Look at any college classroom and the chances that you’ll see a laptop resting on every single desk are great. This is just okay with us since we’ve always believed that they are useful tools for learning.
A new study, however, suggests laptops in the classroom can actually hinder learning and distract students. An article by Julia Laurence on EducationNews.org has more to say about this study.
Laptops in the classroom and multitasking among students
The study even goes further by suggesting that laptops in the classroom distract not only the owners of the laptops themselves, but the students around them as well. The thing is, most of the distractions brought about by using laptops in the classroom are being reported by the students themselves. These classroom distractions include YouTube videos, online games and social media sites like Facebook and Twitter.
According to research, with all these classroom distractions and subsequent multitasking among students going on, they tend to absorb lessons much less effectively than those who focus on just one task. This multitasking among students, in turn, leads to lower grades, which would actually be just fine if only the owners of the laptop suffer that. After all, it is their choice to disrupt their own learning by using laptops in the classroom. The authors of the study, however, says other students have a right to be spared from classroom distractions, but often have no choice in the matter when the other students around them multitask away on their laptops in the classroom.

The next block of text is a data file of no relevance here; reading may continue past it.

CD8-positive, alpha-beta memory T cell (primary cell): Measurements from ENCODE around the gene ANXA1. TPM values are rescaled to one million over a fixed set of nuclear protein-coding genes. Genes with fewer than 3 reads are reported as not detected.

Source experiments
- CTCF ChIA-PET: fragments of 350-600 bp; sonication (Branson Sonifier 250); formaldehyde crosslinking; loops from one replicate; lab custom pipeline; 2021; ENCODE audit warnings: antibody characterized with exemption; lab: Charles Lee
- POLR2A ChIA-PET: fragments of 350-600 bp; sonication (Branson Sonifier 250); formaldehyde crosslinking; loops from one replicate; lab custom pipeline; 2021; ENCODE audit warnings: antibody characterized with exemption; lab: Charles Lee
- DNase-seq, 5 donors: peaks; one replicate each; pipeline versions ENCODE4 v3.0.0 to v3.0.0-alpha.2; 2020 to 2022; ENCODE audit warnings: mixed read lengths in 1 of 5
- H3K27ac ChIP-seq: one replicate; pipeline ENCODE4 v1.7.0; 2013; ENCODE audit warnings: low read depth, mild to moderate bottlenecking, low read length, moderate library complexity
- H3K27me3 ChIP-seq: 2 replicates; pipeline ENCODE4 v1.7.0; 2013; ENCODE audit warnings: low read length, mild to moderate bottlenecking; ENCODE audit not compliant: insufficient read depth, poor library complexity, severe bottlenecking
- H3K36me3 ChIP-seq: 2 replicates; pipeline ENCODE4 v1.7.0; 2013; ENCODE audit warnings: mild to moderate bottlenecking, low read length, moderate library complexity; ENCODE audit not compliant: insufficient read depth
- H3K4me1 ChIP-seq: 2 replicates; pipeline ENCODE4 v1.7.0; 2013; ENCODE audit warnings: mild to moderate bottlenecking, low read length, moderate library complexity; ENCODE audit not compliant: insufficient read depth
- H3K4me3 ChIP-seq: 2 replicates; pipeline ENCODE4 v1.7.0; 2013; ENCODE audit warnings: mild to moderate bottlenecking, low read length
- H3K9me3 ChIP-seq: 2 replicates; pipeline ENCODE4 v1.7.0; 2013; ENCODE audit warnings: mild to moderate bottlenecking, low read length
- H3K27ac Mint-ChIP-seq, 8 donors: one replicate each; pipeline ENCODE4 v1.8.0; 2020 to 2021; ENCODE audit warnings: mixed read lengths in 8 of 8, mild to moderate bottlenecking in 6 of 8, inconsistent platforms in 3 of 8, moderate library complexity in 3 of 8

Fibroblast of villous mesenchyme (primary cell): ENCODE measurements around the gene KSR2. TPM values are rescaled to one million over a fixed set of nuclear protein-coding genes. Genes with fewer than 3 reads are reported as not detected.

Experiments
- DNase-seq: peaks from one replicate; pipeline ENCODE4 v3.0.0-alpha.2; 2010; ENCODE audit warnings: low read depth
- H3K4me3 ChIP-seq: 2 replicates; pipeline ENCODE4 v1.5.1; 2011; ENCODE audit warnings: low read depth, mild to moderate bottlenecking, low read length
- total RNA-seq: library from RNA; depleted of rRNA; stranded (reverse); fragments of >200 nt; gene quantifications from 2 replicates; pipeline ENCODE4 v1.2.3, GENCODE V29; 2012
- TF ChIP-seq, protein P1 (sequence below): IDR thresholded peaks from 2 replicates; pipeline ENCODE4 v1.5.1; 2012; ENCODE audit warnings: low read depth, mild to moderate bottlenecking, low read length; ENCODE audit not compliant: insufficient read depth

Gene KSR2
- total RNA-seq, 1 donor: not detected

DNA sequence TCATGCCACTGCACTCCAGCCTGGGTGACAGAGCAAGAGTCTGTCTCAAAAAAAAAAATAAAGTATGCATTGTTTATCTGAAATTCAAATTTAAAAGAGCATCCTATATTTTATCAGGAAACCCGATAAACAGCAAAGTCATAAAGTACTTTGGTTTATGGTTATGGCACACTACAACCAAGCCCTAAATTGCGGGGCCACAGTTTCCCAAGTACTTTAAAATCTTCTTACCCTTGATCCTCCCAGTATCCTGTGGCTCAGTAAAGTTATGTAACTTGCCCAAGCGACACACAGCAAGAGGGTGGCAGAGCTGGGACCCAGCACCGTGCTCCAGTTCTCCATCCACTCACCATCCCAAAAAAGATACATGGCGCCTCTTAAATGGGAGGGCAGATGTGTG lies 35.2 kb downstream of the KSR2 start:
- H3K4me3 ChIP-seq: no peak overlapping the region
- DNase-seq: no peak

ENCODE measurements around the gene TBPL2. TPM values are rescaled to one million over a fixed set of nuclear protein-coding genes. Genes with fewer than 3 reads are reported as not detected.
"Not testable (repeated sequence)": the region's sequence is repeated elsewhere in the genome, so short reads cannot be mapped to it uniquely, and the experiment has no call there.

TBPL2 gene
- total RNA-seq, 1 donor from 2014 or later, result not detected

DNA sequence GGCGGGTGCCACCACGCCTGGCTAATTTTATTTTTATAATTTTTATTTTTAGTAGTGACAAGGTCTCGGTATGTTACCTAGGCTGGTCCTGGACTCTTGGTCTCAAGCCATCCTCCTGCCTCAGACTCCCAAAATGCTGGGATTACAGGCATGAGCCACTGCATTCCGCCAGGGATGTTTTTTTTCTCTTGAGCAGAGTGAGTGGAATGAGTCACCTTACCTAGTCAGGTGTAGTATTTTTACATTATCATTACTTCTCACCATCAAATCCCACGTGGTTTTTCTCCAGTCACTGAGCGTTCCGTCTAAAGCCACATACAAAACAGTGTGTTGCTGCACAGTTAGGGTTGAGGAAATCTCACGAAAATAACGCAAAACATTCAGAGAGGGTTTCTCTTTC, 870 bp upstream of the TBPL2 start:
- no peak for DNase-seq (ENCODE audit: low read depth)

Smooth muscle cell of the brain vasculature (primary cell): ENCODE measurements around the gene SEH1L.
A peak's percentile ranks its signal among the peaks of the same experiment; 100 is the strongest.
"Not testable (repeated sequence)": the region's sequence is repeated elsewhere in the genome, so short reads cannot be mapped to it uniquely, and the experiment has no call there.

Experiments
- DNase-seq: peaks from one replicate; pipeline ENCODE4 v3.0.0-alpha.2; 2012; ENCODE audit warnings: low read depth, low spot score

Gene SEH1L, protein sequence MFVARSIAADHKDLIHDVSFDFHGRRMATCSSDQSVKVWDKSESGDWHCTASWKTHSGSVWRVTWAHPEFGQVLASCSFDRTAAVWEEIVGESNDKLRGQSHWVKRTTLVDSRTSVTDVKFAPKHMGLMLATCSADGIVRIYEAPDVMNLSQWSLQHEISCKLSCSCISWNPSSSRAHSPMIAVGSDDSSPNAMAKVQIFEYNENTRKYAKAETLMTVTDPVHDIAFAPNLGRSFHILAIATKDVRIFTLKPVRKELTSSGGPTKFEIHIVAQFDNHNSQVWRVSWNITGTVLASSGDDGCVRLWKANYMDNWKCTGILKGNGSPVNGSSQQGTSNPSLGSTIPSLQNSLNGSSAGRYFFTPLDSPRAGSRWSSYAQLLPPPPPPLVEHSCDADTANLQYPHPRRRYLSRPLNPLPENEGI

In all honesty, studies that concern laptops in the classroom are very much similar to studies about coffee. One study about coffee would say it’s good for the health, while another says it can cause hypertension and a host of other medical conditions. Previous studies have already shown laptops in the classroom are a good thing as it allows a more active approach to learning and teaching. The problem happens when a student uses it for non-academic purposes, which then leads to classroom distractions. So in the end, it’s still about how students use laptops, not the presence of laptops in the classroom per se.
Click here to read the full article.